1. Get a current list of text-search index locations for DB2 Text Search indices: db2 "select indschema, indname, collectiondirectory, collectionnameprefix from sysibmts.tsindexes". If no specific location is defined, the collections reside in the default location in the database instance path.
  2. Ensure that no DB2 Text Search UPDATE INDEX command is running. If necessary:
    • Disable scheduled updates
    • Check text-search index event tables for update completion messages

    Note: If an index update is interrupted, all non-committed work is lost and must be repeated. This includes the case that the text-search server has already committed work, but the database has not finished processing the update.
  3. Stop the DB2 Text Search services. If the database instance contains multiple databases enabled for text search, make sure to block text-search index updates in all such databases in this instance before stopping the text-search server: db2ts stop for text. See discussion for reducing downtimes in a separate section.
  4. Back up
    • The database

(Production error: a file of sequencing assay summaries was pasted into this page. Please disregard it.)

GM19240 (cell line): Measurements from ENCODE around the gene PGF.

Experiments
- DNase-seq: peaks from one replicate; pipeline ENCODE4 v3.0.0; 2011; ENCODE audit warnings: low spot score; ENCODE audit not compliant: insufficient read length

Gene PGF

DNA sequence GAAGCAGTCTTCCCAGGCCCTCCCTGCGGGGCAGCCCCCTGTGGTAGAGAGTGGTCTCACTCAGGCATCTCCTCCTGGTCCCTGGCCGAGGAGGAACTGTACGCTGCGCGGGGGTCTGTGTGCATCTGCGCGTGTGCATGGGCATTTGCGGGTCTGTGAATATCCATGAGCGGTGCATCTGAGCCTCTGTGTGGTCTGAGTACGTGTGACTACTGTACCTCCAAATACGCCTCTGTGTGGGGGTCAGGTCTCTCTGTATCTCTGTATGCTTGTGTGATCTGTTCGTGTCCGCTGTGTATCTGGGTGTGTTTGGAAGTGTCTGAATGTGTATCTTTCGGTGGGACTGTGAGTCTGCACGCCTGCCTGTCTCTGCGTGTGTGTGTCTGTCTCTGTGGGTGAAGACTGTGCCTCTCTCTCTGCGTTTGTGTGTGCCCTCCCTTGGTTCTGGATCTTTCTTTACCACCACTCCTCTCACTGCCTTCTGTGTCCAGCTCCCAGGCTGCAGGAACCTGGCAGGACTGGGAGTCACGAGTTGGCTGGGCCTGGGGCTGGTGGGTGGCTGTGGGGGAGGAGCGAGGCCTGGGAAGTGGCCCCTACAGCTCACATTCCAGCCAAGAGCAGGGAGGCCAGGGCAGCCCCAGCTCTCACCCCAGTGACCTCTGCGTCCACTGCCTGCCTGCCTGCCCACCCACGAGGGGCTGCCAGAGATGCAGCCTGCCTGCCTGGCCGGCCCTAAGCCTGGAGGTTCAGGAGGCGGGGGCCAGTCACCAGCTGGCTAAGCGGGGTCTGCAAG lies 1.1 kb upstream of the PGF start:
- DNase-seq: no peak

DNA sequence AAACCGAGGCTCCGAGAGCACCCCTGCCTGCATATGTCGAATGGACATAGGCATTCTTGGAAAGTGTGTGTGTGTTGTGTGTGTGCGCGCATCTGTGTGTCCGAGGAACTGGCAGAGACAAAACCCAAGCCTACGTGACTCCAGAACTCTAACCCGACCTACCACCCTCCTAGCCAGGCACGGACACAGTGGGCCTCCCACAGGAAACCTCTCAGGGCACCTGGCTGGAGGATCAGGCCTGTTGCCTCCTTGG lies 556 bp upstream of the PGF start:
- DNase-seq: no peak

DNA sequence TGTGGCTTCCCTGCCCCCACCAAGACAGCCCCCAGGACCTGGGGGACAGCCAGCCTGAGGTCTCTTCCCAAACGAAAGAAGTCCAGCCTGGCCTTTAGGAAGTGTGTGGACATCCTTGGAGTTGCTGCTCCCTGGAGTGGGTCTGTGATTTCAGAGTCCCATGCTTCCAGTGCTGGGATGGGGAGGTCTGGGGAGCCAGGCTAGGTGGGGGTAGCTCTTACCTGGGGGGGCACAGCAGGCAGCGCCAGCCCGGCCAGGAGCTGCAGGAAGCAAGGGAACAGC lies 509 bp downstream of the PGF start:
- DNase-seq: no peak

• For further information about database backup methods and criteria, refer to the DB2 Information Center for Linux, UNIX, and Windows.
    • The text-search index locations identified in step 1 with your preferred method for file backups
      • Include any synonym dictionaries explicitly, if not located in the db2tss/config directory.
    • The configuration directory
      • UNIX: <instancedir> /sqllib/db2tss/config
      • Windows: <instancedatadir>\db2tss\config; default location C:\Documents and Settings\All Users\Application Data\IBM\DB2\DB2COPY1\DB2\db2tss\config
      Configuration data can change when text-search indices are added, altered, or deleted, or through changes via the Configuration Tool.
    • Optional: The text-search server log directory (only to preserve history; not relevant for text-search index data)
      • UNIX: <instancedir>/sqllib/db2tss/log